April 6, 2000
Budget Conference Subcommittee Meetings
Overview: The Education Subcommittee met for the second time on Thursday morning, April 6, and reported closure on several issues and progress on others.
Funding agreements: The subcommittee reported agreement on the following:
- Full funding of BOCES programs (a restoration of $97.3 million in school-year funding that the Governor had proposed cutting)
- A full restoration of teacher support aid that the Governor had proposed eliminating ($67.4 million).
- An elimination of the Governor's proposed caps on funding for aid for special education for students that need to go to private schools to get appropriate programming (a restoration of $56 million).
- A rejection of the Governor's proposal to freeze public excess cost aid.
- A rejection of the Governor's proposal to freeze "extraordinary needs aid" (a restoration of $11.9 million).
- Continuing current funding levels for full-day kindergarten incentives ($6 million).
- Rejection of the Governor's proposal to cut small cities aid, and agreement to sustain the current funding.
- Continuing at last year's funding levels support for the Attendance Dropout Prevention Program (a restoration of $950,000), with the potential of additional funds to be added later
- Restoration of funding to "teacher centers" ($20 million) with the potential of additional funds to be added later.
Article 7 language issues:
- Rejected the Governor's proposal to freeze per pupil spending.
- Rejected the Governor's tax cap and proposal to require a two-third "supermajority" among local school-district voters to raise local school taxes.
- Rejected the Governor's Reading for Results Program and agreed to keep Improve Reading Performance Aid instead.
- Rejected transferring cultural education programs, including libraries, out of SED.
- Rejected assigning fiscal responsibility for some special education pre-k costs to school district that don't meet de-classification targets of a certain percentage.
Other issues:The subcommittee is still working on major issues, including general operating aid, the LADDER program, and building-aid aid changes. Senator Kuhl indicated that he thinks there should be more flexibility with LADDER money and more general operating aid. There was also a long discussion on various aspects of building aid, ratios, incentives, and interest deductibility.
There was some agreement that, once these major issues are resolved, there will be additional money for the state Education Department, summer-school support, programs for disabled individuals, and libraries. Kuhl said he also would like to see funding for adult literacy, programs for at-risk youths, and AIDS education.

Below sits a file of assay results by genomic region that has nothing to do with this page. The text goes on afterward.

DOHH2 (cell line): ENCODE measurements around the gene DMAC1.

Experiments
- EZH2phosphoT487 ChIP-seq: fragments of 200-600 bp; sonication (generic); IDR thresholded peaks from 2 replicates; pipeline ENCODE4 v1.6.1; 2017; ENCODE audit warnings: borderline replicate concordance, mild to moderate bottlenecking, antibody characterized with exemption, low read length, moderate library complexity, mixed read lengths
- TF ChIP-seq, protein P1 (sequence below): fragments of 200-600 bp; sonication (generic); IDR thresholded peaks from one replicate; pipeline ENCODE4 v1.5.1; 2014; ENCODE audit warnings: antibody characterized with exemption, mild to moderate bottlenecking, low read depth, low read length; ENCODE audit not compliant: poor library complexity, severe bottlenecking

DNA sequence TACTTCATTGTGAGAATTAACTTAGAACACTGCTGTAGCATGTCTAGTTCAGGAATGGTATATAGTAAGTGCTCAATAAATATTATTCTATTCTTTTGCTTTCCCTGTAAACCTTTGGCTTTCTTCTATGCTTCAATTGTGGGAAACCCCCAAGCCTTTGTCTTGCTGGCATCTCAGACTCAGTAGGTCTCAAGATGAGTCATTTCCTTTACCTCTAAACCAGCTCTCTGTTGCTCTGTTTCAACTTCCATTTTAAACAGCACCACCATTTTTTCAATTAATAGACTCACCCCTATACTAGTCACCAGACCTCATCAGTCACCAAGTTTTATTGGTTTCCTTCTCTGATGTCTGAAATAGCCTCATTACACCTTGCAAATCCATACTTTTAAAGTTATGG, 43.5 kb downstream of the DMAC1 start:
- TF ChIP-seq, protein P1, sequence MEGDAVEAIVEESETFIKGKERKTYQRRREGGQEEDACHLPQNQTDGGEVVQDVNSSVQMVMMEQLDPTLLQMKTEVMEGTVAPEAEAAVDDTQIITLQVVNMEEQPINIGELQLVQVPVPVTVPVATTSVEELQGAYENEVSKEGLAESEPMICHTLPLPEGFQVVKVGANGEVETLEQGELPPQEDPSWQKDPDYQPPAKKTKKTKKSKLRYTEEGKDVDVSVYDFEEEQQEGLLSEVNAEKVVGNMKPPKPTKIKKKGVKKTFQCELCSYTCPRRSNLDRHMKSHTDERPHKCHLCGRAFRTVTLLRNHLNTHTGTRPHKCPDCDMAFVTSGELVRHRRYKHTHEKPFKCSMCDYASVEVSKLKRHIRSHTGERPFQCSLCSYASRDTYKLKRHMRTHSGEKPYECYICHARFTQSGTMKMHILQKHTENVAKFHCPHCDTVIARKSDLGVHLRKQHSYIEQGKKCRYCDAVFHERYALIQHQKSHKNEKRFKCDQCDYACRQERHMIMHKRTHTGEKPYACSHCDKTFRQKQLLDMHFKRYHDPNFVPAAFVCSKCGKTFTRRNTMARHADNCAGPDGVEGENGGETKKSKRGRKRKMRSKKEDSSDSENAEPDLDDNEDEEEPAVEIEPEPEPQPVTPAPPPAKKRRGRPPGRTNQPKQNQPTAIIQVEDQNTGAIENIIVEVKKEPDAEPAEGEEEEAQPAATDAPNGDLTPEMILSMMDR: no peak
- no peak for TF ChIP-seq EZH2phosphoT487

The subcommittee said it plans to meet again at 3 p.m. Monday.
Overview: The Agriculture/Housing/Environment/ Subcommittee met Thursday, April 6, and discussed a range of programs for which funding is desired. Many subcommittee members said they want the General Conference Committee to allocated more money to this subcommittee.
Agriculture: Assemblywoman Magee said the subcommittee has $3.5 million to spend on agriculture and wants more. Senator Hoffman agreed, and said the subcommittee would work to free money from other programs to increase this amount. She said the subcommittee would discuss at its Monday meeting its efforts to free more money for consideration.
Housing: Assemblyman Lopez and Senator Bonacic agreed that they need more funds allocated to their program, but they said they would try to have a new allocation plan prepared by the end of Friday, April 7.
Environment: Assemblyman Brodsky said the Assembly wants $1.5 more taken from the Environmental Protection Fund (EPF) for secondary material (i.e., recycling) markets, and he presented to Senators on the subcommittee a comparison of the Governor's and the Assembly's proposed disbursements from the EPF. He also said the Assembly wants to increase spending of funds from the Clean Water/Clean Air bond-act funds, from $10 million to $75 million, on municipal brownfield programs, and to make this money available to municipalities for site identification and assessment. He said some estimates on the number of brownfield sites are exaggerated as a way to promote relaxed cleanup standards.